This bill has two distinct and unrelated sections.
Section 1 relates to what is commonly referred to as "cost recovery" or "cost recovery riders." There are utility costs for some purposes that are so variable and significant that they are not accommodated well by the traditional utility rate structure, which relies on estimates of future costs to determine rates. An example of these cost recovery riders would be the fuel cost adjustment allowed for gas utilities whose cost of gas can be very unpredictable. This cost recovery mechanism allows for recovery of costs or return of savings without the need of a formal rate case to address those costs. Section 1 adds the costs of sorbents, reagents, or chemicals used for emission control purposes as costs that can be recovered in a cost recovery rider.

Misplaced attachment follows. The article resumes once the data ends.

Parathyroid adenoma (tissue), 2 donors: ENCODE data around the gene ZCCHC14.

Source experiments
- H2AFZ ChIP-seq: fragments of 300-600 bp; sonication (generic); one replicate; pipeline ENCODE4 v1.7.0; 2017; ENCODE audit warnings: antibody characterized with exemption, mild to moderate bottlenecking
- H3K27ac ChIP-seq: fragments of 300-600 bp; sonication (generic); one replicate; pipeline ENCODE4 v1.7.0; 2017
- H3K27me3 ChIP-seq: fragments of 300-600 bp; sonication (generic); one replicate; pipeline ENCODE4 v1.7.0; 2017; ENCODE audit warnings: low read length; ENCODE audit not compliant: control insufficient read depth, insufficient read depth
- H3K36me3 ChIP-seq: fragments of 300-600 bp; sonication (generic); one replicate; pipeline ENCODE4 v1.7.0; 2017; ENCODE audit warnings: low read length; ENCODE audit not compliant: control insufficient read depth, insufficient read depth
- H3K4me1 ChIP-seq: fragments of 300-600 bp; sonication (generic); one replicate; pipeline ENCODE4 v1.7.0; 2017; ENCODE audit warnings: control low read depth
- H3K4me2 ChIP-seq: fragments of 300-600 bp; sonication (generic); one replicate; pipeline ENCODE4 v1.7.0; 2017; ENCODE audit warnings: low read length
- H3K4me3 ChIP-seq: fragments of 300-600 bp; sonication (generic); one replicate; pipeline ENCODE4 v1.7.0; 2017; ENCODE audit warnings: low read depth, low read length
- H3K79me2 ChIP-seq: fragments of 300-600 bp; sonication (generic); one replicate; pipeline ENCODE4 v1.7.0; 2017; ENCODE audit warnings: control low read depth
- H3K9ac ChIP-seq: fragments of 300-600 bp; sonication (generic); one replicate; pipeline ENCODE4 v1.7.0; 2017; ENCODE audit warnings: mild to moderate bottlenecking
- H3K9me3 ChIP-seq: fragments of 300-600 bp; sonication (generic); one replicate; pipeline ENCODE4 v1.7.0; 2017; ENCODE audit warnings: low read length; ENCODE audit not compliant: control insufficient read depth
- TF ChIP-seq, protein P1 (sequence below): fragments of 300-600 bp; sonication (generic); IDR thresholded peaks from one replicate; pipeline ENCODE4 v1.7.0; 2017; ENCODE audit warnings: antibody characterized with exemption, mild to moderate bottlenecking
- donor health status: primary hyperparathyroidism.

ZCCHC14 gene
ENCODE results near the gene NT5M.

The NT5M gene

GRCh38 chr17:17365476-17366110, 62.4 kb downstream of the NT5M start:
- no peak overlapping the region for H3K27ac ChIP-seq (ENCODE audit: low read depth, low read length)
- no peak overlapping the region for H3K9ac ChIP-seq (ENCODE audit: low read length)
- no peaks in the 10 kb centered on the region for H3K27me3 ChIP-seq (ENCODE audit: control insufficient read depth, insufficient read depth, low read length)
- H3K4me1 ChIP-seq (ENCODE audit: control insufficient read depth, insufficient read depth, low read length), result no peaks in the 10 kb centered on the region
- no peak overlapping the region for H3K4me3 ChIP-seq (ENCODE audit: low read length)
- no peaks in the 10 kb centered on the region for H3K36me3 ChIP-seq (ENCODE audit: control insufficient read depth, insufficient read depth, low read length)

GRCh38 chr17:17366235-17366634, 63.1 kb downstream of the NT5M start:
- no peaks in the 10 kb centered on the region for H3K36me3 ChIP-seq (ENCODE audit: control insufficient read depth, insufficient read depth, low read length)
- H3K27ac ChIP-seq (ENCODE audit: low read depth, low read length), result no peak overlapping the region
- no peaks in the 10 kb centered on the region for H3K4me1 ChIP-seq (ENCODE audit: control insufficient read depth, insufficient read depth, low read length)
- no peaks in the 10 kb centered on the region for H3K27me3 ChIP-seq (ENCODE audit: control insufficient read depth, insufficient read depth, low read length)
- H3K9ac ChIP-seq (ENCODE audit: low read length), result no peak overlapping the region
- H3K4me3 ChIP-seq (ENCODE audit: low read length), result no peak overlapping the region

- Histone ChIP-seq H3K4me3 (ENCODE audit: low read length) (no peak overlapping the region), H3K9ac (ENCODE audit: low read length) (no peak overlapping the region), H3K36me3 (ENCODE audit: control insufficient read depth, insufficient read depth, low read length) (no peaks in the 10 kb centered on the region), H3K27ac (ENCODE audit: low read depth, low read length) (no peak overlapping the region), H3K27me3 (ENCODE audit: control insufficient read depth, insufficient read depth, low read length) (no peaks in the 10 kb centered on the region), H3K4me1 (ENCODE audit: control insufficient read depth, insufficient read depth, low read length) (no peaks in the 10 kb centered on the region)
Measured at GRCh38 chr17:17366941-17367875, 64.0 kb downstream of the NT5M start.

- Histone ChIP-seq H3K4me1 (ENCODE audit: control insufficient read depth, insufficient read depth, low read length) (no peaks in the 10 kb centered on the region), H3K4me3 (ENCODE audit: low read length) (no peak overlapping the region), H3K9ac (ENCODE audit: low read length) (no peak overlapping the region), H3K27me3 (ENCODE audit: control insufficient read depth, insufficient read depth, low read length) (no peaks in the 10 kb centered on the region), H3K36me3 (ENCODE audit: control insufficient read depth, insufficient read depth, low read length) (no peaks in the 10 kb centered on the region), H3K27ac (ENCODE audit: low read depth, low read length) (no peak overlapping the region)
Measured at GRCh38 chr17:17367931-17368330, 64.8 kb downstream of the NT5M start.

Section 2 authorizes the Public Utilities Commission to approve a multiyear rate plan for a gas or electric utility. There is no requirement in current law that rates for utilities are only valid for one year. Current law does provide that the costs used to determine a rate come from a one-year "test year." What this means is that if costs are escalating, which they will do in periods of capital investment, a utility must come in for frequent rate increases. The multiyear rate plan is a tool to avoid the expense and uncertainty associated with using only a one-year test year. The multiyear plan allows costs to be estimated for more than one year using information for those years. The multiyear rates can be used until a subsequent rate plan filing. The difficulty is in developing reliable cost data for periods farther into the future. The Commission need not approve a multiyear plan filing. The Commission is given broad authority to develop the terms of the plan. In other respects, a multiyear rate plan is subject to the same criteria as a traditional rate plan.